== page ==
• 5. Lampl, Yair
    et al.
    Zivin, Justin A
    Fisher, Marc
    Lew, Robert
    Welin, Lennart
    Dahlof, Bjorn
    Borenstein, Peter
    Skene Lasarett.
    Andersson, Bjorn
    Perez, Julio
    Caparo, Cesar
    Ilic, Sanja
    Oron, Uri
    Infrared laser therapy for ischemic stroke: a new treatment strategy2007In: Stroke, ISSN 0039-2499, E-ISSN 1524-4628, Vol. 38, no 6, p. 1843-9Article in journal (Refereed)
    Abstract [en]

    BACKGROUND AND PURPOSE: The NeuroThera Effectiveness and Safety Trial-1 (NEST-1) study evaluated the safety and preliminary effectiveness of the NeuroThera Laser System in the ability to improve 90-day outcomes in ischemic stroke patients treated within 24 hours from stroke onset. The NeuroThera Laser System therapeutic approach involves use of infrared laser technology and has shown significant and sustained beneficial effects in animal models of ischemic stroke.

    METHODS: This was a prospective, intention-to-treat, multicenter, international, double-blind, trial involving 120 ischemic stroke patients treated, randomized 2:1 ratio, with 79 patients in the active treatment group and 41 in the sham (placebo) control group. Only patients with baseline stroke severity measured by National Institutes of Health Stroke Scale (NIHSS) scores of 7 to 22 were included. Patients who received tissue plasminogen activator were excluded. Outcome measures were the patients' scores on the NIHSS, modified Rankin Scale (mRS), Barthel Index, and Glasgow Outcome Scale at 90 days after treatment. The primary outcome measure, prospectively identified, was successful treatment, documented by NIHSS. This was defined as a complete recovery at day 90 (NIHSS 0 to 1), or a decrease in NIHSS score of at least 9 points (day 90 versus baseline), and was tested as a binary measure (bNIH). Secondary outcome measures included mRS, Barthel Index, and Glasgow Outcome Scale. Primary statistical analyses were performed with the Cochran-Mantel-Haenszel rank test, stratified by baseline NIHSS score or by time to treatment for the bNIH and mRS. Logistic regression analyses were conducted to confirm the results.

    RESULTS: Mean time to treatment was >16 hours (median time to treatment 18 hours for active and 17 hours for control). Time to treatment ranged from 2 to 24 hours. More patients (70%) in the active treatment group had successful outcomes than did controls (51%), as measured prospectively on the bNIH (P=0.035 stratified by severity and time to treatment; P=0.048 stratified only by severity). Similarly, more patients (59%) had successful outcomes than did controls (44%) as measured at 90 days as a binary mRS score of 0 to 2 (P=0.034 stratified by severity and time to treatment; P=0.043 stratified only by severity). Also, more patients in the active treatment group had successful outcomes than controls as measured by the change in mean NIHSS score from baseline to 90 days (P=0.021 stratified by time to treatment) and the full mRS ("shift in Rankin") score (P=0.020 stratified by severity and time to treatment; P=0.026 stratified only by severity). The prevalence odds ratio for bNIH was 1.40 (95% CI, 1.01 to 1.93) and for binary mRS was 1.38 (95% CI, 1.03 to 1.83), controlling for baseline severity. Similar results held for the Barthel Index and Glasgow Outcome Scale. Mortality rates and serious adverse events (SAEs) did not differ significantly (8.9% and 25.3% for active 9.8% and 36.6% for control, respectively, for mortality and SAEs).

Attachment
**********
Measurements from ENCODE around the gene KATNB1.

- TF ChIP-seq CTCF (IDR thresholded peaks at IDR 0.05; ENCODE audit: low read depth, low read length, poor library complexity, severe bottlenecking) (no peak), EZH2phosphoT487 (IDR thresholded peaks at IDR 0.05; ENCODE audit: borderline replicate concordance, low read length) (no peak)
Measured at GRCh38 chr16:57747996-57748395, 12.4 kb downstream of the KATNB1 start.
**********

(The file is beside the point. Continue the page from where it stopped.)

CONCLUSIONS: The NEST-1 study indicates that infrared laser therapy has shown initial safety and effectiveness for the treatment of ischemic stroke in humans when initiated within 24 hours of stroke onset. A larger confirmatory trial to demonstrate safety and effectiveness is warranted.

  • 6. M., Rosenfeld
    et al.
    R., Gunnarsson
    Peter, Borenstein
    Göteborgs universitet.
    An active exercise and posture protocol reduced pain in acute whiplash injuries2001In: Evidence-Based Medicine, Vol. 6, no 3Article in journal (Refereed)
  • 7. M., Rosenfeld
    et al.
    R., Gunnarsson
    Borås primärvård.
    Peter, Borenstein
    Göteborgs universitet.
    Early intervention in whiplash-associated disorders: A comparison of two treatment protocols2000In: Spine, Vol. 25, no 14, p. 1782-1787Article in journal (Refereed)
    Abstract [en]

    Study Design. A prospective randomized trial in 97 patients with a whiplash injury caused by a motor vehicle collision. Objectives. The study evaluates early active mobilization versus a standard treatment protocol and the importance of early versus delayed onset of treatment. Summary of Background Data. There is no compelling evidence to date on the management of acute whiplash-associated disorders. The few studies describing treatment, however, provide evidence to support the recommendation that an active treatment in the acute stage is preferable to rest and a soft collar in most patients. Methods. Patients were randomized to four groups. Active versus standard treatment and early (within 96 hours) versus delayed (after 2 weeks) treatment. Measures of range of motion and pain were registered initially and at 6 months. Results. Eighty-eight patients (91%) could be followed up at 6 months. Active treatment reduced pain more than standard treatment (P < 0.001). When type and onset of treatment were analyzed, a combined effect was seen. When active treatment was provided, it was better when administered early, and if standard treatment was provided, it was better when administered late for reduction of pain (P = 0.04) and increasing cervical flexion (P = 0.01). Conclusions. In patients with whiplash-associated disorders caused by a motor vehicle collision treatment with frequently repeated active sub maximal movements combined with mechanical diagnosis and therapy is more effective in reducing pain than a standard program of initial rest, recommended use of a soft collar, and gradual self-mobilization. This therapy could be performed as home exercises initiated and supported by a physiotherapist.